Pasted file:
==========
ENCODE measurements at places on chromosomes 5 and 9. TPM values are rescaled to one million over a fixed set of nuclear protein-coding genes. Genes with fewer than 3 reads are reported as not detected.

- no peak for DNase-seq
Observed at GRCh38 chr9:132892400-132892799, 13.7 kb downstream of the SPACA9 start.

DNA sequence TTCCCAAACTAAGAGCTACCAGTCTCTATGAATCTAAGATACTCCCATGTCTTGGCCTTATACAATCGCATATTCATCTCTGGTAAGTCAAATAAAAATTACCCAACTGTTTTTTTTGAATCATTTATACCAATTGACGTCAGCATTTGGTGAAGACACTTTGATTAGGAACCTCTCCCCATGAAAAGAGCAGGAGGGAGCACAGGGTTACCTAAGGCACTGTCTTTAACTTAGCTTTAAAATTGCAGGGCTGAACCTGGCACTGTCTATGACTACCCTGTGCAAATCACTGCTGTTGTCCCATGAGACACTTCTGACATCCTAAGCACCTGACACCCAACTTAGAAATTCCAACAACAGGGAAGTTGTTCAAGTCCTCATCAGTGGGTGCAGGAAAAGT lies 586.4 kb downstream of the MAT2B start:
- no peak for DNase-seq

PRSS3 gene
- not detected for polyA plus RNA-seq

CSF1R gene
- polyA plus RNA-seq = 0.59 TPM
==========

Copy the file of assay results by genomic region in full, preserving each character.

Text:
ENCODE measurements at places on chromosomes 5 and 9. TPM values are rescaled to one million over a fixed set of nuclear protein-coding genes. Genes with fewer than 3 reads are reported as not detected.

- no peak for DNase-seq
Observed at GRCh38 chr9:132892400-132892799, 13.7 kb downstream of the SPACA9 start.

DNA sequence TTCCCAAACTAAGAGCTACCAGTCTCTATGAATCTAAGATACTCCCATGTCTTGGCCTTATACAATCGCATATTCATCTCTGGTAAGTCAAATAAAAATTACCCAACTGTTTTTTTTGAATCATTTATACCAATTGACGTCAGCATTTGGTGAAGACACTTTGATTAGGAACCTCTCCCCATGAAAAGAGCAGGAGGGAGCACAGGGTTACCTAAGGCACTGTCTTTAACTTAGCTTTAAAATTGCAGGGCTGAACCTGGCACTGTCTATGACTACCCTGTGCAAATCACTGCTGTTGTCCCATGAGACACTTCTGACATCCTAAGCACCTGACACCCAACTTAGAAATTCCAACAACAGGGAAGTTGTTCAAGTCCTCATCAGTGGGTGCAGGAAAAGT lies 586.4 kb downstream of the MAT2B start:
- no peak for DNase-seq

PRSS3 gene
- not detected for polyA plus RNA-seq

CSF1R gene
- polyA plus RNA-seq = 0.59 TPM